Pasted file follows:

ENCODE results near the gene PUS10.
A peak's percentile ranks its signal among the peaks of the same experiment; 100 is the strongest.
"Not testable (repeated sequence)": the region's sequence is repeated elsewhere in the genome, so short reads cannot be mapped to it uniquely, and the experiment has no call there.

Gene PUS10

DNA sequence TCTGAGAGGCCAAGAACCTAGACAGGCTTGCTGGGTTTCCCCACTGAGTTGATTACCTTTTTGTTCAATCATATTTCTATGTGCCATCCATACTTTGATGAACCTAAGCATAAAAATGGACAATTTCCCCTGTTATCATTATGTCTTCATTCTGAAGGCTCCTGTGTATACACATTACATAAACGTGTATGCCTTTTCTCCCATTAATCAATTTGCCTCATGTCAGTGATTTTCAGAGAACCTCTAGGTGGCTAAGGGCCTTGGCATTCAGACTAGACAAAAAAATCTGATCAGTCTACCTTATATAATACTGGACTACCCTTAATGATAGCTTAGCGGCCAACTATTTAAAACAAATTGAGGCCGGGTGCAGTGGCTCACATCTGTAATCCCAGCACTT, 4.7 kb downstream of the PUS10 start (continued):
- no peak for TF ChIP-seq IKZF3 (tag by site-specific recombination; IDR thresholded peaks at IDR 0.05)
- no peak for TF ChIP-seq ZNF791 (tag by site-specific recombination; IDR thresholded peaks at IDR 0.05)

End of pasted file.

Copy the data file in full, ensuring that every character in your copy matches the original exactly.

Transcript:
ENCODE results near the gene PUS10.
A peak's percentile ranks its signal among the peaks of the same experiment; 100 is the strongest.
"Not testable (repeated sequence)": the region's sequence is repeated elsewhere in the genome, so short reads cannot be mapped to it uniquely, and the experiment has no call there.

Gene PUS10

DNA sequence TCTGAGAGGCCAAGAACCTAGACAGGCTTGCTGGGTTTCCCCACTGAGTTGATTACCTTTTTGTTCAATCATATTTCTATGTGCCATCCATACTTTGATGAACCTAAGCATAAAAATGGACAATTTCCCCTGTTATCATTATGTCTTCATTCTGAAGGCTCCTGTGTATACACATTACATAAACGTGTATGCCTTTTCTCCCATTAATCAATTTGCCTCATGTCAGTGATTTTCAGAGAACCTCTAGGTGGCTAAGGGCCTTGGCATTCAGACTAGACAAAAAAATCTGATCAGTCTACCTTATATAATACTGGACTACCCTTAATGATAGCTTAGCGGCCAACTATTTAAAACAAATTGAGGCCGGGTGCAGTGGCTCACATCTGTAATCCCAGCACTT, 4.7 kb downstream of the PUS10 start (continued):
- no peak for TF ChIP-seq IKZF3 (tag by site-specific recombination; IDR thresholded peaks at IDR 0.05)
- no peak for TF ChIP-seq ZNF791 (tag by site-specific recombination; IDR thresholded peaks at IDR 0.05)